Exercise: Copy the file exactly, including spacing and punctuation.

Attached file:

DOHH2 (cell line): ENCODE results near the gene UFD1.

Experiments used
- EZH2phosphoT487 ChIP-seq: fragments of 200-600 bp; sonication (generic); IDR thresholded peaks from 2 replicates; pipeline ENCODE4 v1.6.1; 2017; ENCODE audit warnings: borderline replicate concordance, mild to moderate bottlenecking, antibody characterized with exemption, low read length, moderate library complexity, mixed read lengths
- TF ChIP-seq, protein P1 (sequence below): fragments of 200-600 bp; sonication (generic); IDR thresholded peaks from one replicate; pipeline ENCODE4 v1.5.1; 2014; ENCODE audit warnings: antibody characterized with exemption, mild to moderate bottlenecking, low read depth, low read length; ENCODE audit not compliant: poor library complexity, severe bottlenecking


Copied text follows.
DOHH2 (cell line): ENCODE results near the gene UFD1.

Experiments used
- EZH2phosphoT487 ChIP-seq: fragments of 200-600 bp; sonication (generic); IDR thresholded peaks from 2 replicates; pipeline ENCODE4 v1.6.1; 2017; ENCODE audit warnings: borderline replicate concordance, mild to moderate bottlenecking, antibody characterized with exemption, low read length, moderate library complexity, mixed read lengths
- TF ChIP-seq, protein P1 (sequence below): fragments of 200-600 bp; sonication (generic); IDR thresholded peaks from one replicate; pipeline ENCODE4 v1.5.1; 2014; ENCODE audit warnings: antibody characterized with exemption, mild to moderate bottlenecking, low read depth, low read length; ENCODE audit not compliant: poor library complexity, severe bottlenecking